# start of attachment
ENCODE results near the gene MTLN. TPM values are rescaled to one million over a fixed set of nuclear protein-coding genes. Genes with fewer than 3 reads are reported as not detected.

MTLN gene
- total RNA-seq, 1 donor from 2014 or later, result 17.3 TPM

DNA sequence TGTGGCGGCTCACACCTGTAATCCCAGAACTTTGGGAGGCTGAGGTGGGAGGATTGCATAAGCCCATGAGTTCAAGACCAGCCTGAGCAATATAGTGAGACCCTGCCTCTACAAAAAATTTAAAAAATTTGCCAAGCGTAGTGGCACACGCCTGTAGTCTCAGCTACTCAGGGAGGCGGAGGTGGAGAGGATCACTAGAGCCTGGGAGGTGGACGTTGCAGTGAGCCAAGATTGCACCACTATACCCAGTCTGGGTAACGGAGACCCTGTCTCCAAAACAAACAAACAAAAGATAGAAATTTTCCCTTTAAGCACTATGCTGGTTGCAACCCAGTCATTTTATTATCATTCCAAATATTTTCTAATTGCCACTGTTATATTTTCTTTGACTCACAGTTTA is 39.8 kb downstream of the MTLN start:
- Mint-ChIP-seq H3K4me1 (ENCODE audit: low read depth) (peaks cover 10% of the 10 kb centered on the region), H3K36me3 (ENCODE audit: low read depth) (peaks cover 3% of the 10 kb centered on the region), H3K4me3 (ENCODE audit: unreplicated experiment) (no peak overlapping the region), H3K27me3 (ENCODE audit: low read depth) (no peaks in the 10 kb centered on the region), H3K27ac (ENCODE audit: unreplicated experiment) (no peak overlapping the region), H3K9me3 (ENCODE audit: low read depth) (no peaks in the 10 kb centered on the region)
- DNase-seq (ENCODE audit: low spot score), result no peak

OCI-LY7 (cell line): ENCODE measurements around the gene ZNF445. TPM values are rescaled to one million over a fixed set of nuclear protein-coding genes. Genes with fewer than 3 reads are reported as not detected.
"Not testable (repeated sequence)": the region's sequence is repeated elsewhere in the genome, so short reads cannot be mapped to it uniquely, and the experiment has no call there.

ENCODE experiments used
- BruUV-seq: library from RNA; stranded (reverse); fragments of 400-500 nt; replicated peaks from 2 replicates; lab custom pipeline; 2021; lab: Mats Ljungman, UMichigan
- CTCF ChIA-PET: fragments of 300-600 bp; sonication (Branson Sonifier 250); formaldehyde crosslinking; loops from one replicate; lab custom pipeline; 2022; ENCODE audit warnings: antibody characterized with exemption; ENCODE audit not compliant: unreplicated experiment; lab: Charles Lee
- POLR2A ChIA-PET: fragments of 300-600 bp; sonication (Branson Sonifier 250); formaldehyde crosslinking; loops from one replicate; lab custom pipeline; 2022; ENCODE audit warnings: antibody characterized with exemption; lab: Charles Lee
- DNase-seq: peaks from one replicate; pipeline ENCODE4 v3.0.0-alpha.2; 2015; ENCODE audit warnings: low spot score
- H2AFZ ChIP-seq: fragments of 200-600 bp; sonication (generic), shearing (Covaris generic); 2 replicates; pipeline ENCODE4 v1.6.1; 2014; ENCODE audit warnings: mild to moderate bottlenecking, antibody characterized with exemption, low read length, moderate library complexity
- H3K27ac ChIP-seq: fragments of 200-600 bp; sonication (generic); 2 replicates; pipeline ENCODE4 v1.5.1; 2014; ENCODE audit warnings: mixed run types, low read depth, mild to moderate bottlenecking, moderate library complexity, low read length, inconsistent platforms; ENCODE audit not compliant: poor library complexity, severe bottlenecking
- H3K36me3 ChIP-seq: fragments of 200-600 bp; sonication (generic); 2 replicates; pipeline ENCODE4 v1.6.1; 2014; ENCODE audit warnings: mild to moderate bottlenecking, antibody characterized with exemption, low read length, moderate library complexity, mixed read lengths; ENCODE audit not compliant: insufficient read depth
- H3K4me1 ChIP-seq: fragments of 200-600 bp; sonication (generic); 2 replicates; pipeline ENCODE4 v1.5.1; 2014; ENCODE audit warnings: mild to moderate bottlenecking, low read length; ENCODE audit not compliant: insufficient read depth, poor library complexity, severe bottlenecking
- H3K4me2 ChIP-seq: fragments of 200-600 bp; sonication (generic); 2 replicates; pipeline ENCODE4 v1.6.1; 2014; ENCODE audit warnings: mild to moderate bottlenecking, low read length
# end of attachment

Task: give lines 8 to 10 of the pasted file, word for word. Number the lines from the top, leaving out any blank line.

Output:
"Not testable (repeated sequence)": the region's sequence is repeated elsewhere in the genome, so short reads cannot be mapped to it uniquely, and the experiment has no call there.

ENCODE experiments used
- BruUV-seq: library from RNA; stranded (reverse); fragments of 400-500 nt; replicated peaks from 2 replicates; lab custom pipeline; 2021; lab: Mats Ljungman, UMichigan